If you are a subscriber to the Hull & Hull LLP Toronto Estate Law Blog, you know that I am a relative newcomer to the blogging world. What you couldn’t know is that I’m also a late convert to all things wireless and virtual.
My life is, for the most part, hard-wired. I still have a land line. I’m ashamed to admit that my printer is connected to my laptop by a cable. I insist on sending old-fashioned ‘snail-mail’ letters to friends and family, and when I’m throwing a party, I send a paper invitation!
I could go on ad nauseum, but you get my point: my life is not really organized by way of wireless technologies and virtual realities.
However, I’m intrigued by the idea of organizing my life, at least my work life, virtually. I was, therefore, drawn to the article in the September 3, 2010 issue of Lawyers Weekly with the above-captioned title.
The article was written by Luigi Benetton and he suggested that adding a virtual office to the physical office can, potentially, expand the market of a firm. According to the American Bar Association eLawyering Task Force, a virtual firm is “characterized by access by the firm’s clients to a password protected and secure web space where both the attorney and the client may interact and legal services are consumed by the client.” This type of lawyering, where the traditionally face-to-face meeting is not always necessary, certainly does create an additional medium for firms to connect with clients.
Hull & Hull LLP joined this virtual world in June 2008 when it launched an e-office on Second Life, a popular internet based virtual world created entirely by its residents. The office is used as an alternative medium to provide useful information for those seeking our firm’s expertise.
While there are benefits of elawyering in terms of client service, there are pitfalls that make the virtual office a difficult reality. Our managing partner, Suzana Popovic-Montag, noted in the above-captioned article that elawyering is not well suited for every area of law and, by way of explanation, she noted that elawyering is “more difficult when you have litigation matters. There’ll still be examinations for discovery and court appearances, plus law society requirements to prove that clients are who they say they are.”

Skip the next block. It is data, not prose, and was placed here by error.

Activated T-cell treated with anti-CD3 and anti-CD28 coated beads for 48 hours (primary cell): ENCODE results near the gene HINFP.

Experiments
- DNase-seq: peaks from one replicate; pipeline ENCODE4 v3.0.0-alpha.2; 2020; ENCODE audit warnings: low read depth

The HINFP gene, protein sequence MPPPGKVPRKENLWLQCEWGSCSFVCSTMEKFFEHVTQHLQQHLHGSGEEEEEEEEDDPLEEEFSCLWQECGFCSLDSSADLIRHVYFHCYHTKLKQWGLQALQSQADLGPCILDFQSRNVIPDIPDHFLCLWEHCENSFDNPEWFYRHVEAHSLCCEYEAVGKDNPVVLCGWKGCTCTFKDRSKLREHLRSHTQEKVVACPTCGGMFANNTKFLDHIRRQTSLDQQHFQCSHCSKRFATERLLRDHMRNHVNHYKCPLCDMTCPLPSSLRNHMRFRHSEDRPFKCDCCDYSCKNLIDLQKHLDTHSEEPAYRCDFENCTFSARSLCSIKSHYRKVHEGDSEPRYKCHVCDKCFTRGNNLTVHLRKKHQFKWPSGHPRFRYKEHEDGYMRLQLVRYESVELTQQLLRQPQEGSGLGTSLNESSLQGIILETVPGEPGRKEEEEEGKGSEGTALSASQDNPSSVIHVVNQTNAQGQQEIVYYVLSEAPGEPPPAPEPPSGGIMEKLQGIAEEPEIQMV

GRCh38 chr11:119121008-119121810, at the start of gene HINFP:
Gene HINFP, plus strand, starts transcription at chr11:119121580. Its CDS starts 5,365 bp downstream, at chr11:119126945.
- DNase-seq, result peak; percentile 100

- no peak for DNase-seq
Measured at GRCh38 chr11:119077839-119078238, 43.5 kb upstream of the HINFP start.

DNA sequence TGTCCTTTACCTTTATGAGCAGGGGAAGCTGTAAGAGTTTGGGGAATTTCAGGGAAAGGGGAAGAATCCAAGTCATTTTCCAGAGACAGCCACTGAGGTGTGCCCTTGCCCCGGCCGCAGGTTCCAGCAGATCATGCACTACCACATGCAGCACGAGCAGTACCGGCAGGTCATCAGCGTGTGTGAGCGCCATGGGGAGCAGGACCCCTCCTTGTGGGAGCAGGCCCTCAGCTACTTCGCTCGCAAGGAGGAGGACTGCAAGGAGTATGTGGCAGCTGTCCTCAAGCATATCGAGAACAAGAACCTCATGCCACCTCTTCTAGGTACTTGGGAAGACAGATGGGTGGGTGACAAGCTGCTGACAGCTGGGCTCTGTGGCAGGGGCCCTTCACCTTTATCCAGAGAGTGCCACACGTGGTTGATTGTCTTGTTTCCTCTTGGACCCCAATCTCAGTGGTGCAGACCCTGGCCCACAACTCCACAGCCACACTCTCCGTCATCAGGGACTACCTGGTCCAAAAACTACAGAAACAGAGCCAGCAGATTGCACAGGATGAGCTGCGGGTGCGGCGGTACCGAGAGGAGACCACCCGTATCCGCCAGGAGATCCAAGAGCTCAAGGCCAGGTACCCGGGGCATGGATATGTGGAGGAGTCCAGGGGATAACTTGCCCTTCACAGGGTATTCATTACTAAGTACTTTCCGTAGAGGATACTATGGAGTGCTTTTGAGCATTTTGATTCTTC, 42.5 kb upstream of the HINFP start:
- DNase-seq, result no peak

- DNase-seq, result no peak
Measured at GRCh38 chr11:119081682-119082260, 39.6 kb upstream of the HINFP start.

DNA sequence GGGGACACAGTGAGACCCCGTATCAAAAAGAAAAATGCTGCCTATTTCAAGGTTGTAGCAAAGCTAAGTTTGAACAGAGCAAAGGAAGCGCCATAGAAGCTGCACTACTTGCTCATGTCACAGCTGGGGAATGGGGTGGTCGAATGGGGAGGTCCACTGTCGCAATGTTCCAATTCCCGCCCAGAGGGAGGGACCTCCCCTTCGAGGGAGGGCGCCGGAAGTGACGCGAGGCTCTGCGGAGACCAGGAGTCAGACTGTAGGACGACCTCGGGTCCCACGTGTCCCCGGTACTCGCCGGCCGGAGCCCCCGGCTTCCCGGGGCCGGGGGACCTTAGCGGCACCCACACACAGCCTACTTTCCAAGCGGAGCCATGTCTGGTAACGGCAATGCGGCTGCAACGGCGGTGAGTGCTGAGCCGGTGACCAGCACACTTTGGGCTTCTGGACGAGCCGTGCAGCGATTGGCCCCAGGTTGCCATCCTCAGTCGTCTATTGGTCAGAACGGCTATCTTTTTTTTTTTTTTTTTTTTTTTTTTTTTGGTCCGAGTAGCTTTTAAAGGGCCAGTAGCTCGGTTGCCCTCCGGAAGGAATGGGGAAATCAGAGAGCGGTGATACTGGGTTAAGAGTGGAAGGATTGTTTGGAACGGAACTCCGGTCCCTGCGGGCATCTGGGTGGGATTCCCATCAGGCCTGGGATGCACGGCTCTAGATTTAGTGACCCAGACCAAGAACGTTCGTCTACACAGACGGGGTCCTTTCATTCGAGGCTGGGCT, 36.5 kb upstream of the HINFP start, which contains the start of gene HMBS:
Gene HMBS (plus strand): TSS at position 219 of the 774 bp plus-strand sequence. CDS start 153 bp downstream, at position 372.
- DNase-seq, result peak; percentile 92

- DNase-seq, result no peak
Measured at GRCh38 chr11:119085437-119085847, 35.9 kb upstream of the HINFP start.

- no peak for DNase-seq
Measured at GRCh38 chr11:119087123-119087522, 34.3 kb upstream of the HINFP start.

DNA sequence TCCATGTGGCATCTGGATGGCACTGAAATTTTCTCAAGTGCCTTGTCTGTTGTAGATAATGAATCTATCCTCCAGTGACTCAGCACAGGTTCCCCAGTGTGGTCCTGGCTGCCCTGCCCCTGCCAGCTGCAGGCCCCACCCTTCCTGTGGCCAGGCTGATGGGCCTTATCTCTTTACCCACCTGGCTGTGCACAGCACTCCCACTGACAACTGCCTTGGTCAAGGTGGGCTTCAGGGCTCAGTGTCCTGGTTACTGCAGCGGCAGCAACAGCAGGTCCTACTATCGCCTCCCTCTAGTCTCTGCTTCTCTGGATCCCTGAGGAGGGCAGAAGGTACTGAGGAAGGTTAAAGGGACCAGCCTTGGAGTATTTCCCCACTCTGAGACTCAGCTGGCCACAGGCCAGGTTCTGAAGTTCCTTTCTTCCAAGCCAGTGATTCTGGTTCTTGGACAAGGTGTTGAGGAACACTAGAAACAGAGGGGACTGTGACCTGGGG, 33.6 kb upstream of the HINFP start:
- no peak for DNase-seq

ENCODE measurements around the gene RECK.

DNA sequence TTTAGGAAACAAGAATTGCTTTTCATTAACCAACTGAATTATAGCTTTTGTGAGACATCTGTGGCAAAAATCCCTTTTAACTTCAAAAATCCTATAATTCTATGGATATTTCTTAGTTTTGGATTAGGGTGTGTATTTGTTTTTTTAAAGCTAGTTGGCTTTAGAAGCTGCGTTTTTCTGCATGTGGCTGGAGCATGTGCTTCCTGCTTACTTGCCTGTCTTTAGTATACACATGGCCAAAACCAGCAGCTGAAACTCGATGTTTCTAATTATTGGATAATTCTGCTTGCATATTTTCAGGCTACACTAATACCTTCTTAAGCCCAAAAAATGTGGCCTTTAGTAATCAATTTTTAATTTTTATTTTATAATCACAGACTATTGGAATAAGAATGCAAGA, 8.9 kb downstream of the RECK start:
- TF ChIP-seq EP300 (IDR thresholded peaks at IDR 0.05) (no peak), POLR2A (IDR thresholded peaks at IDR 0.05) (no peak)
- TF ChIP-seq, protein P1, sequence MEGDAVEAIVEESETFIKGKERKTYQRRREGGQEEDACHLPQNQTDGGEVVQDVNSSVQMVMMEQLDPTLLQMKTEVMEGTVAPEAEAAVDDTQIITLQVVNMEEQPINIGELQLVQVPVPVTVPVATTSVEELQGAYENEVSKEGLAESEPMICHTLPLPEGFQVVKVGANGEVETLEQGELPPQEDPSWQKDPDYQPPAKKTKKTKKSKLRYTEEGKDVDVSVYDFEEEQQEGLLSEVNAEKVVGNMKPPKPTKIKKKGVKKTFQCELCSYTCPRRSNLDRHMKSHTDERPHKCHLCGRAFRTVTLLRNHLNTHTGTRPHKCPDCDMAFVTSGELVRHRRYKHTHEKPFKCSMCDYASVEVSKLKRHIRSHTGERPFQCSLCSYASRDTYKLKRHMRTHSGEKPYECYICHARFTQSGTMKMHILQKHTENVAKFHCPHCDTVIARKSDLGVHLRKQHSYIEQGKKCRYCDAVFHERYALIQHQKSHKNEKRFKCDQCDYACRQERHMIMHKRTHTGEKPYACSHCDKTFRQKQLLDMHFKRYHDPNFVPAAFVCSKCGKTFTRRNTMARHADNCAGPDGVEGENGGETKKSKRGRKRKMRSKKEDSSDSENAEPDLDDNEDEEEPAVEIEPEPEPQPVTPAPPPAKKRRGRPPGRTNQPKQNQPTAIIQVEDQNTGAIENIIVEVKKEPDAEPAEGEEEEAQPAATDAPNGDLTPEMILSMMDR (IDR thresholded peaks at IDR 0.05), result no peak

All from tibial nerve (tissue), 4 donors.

In the end, it seems that my hard-wired life style is not at risk of becoming obsolete any time soon. Rather, virtual mediums are proving to provide our firm with an additional platform for clients to connect with us and access important legal services.
Thanks for reading!
Kathryn Pilkington – Click here for more information on Kathryn Pilkington.
I’m sure there are a few people who are holding out and refuse to join facebook, or some other virtual world. Yet for the majority, checking online accounts is merely part of an everyday routine. What happens when you are no longer around to check these accounts? This may seem like a trivial factor when dealing with the loss of a loved one, but seeing posts on a facebook wall belonging to a recently deceased family member can be extremely painful.
In a recent episode of The National, our own Ian Hull articulated that an online presence is something which we increasingly need to consider when dealing with Estates. This presence can cause difficulties for Estate Trustees. Online accounts generally require passwords; passwords which are not necessarily shared with anyone. In fact, recently, I signed up for an online account and was specifically instructed not to share my password. Then the dreaded words appeared on the screen: ‘Please pick a question which will be provided to you in the event that we need to verify your identity.’ I had to pick and answer a question three times before my password could be set. I’m not sure if the people closest to me would know the answers to those questions. How could they, it took me a while to think of questions I was certain I would remember the answers to. What would happen if my family had to access my accounts and I wasn’t there to help them?
This issue was explored in a recent article in the New York Times. The article suggests naming a digital executor to get around the problem of passwords. I’ve yet to explore this personally, but it is certainly intriguing. This concept is new and how it will play out in estate planning, administration and litigation is yet to be seen. I’m not sure I’m willing to give my passwords to a complete stranger at yet another website, but at the very least, I’ve reconsidered sharing some of my more obscure passwords with my family. Something to think about.
Nadia M. Harasymowycz – Click here for more information Nadia Harasymowycz.